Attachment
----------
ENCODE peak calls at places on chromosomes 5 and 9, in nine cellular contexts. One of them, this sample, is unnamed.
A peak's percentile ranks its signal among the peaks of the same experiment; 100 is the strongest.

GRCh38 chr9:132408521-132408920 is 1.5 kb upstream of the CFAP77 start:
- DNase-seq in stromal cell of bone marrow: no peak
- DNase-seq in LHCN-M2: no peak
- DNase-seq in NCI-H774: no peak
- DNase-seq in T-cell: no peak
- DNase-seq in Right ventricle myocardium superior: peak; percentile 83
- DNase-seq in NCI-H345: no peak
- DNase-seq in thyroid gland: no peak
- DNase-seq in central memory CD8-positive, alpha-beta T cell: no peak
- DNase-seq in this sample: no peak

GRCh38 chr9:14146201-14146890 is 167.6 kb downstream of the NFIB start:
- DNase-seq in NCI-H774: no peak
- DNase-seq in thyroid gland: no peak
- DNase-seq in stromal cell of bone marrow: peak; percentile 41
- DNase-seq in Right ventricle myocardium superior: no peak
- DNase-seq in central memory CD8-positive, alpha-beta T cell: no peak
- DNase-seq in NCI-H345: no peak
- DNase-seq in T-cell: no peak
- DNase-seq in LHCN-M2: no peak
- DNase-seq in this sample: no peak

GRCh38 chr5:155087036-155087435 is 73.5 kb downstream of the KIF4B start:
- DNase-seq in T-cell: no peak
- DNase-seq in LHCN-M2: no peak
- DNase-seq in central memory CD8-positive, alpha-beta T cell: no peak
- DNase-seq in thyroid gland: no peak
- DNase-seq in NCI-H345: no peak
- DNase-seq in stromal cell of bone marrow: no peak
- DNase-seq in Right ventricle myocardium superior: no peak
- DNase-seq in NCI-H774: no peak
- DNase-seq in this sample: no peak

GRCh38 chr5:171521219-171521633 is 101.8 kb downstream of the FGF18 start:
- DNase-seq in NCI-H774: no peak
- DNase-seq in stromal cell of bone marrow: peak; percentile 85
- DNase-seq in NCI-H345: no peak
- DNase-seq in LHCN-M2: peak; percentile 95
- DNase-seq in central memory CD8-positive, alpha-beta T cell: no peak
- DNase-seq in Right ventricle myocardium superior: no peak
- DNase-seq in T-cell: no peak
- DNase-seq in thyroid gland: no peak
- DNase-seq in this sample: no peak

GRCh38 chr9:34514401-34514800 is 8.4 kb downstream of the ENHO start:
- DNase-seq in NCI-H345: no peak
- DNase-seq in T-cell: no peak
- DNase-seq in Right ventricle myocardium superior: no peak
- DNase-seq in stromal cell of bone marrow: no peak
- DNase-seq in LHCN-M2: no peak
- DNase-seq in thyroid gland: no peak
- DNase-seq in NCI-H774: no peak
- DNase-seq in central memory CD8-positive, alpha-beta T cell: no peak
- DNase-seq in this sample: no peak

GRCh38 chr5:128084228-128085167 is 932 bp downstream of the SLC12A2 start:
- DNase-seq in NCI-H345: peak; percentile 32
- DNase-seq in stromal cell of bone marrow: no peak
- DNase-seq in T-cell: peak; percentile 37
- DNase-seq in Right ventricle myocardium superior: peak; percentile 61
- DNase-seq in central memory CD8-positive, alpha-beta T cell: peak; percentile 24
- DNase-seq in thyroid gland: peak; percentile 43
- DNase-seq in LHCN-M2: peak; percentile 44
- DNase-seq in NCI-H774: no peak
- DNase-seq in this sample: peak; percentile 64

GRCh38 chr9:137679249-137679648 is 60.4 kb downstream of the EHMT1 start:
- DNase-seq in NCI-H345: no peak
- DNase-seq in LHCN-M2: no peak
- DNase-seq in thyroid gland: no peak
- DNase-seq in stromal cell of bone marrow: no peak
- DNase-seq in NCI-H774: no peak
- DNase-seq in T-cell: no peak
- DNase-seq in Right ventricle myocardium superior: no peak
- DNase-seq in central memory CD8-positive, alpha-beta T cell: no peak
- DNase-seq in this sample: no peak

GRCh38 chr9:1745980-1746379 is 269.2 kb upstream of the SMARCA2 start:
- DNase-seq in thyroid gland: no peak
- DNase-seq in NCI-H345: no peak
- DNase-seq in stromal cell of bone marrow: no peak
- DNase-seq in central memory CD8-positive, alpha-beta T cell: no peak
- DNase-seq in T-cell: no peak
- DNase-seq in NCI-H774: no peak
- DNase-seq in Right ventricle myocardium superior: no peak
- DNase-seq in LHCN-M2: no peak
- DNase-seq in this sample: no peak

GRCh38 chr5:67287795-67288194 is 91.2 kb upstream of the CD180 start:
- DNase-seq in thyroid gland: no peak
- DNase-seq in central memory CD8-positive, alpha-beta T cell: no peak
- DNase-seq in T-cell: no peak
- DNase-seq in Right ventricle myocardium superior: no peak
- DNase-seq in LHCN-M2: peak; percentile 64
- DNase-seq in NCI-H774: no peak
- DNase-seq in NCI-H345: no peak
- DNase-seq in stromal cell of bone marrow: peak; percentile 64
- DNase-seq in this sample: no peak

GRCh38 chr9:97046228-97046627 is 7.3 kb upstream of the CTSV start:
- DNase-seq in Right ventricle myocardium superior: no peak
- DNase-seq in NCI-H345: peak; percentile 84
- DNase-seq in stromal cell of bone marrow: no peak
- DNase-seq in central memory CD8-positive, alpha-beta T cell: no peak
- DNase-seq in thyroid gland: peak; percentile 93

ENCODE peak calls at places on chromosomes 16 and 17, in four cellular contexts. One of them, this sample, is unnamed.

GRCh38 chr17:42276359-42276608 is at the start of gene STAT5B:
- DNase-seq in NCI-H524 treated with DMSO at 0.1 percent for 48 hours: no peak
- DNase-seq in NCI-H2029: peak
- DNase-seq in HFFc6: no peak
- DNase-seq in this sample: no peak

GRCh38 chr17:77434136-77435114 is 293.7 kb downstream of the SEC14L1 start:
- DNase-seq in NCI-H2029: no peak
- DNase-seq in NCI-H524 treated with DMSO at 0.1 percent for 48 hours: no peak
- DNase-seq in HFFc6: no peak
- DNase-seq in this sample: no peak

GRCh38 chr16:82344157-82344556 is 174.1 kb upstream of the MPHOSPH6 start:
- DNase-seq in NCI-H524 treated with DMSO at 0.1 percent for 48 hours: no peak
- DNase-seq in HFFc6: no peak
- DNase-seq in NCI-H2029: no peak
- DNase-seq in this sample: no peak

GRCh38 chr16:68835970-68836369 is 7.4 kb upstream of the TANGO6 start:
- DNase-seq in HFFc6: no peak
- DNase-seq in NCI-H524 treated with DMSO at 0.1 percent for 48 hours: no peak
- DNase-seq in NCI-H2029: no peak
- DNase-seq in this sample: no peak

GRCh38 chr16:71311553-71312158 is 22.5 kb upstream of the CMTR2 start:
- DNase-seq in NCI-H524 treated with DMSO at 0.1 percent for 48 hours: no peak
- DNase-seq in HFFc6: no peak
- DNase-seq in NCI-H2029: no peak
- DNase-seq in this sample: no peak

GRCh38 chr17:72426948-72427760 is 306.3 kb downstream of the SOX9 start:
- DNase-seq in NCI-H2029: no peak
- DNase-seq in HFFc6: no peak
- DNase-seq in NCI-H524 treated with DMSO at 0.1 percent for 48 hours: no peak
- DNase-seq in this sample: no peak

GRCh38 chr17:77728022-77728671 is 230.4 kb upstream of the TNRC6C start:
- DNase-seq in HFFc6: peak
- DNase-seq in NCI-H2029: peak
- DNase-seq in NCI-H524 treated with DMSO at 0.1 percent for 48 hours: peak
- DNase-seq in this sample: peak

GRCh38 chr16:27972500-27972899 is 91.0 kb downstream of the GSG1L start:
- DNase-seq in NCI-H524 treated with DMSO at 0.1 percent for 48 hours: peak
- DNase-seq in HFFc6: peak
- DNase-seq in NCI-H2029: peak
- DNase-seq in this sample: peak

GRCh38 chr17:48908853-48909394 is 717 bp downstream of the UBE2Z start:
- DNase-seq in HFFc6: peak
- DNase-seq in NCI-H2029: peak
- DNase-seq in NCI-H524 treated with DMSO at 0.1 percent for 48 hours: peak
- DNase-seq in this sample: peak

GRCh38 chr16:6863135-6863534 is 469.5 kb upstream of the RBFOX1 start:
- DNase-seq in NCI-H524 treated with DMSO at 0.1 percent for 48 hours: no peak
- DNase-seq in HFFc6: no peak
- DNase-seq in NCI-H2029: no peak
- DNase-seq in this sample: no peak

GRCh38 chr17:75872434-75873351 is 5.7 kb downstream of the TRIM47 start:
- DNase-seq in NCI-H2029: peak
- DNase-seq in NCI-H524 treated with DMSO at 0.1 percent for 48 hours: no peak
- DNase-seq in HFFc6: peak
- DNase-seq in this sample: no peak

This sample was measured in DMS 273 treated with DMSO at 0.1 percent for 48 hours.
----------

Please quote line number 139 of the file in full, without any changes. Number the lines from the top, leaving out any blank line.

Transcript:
- DNase-seq in this sample: peak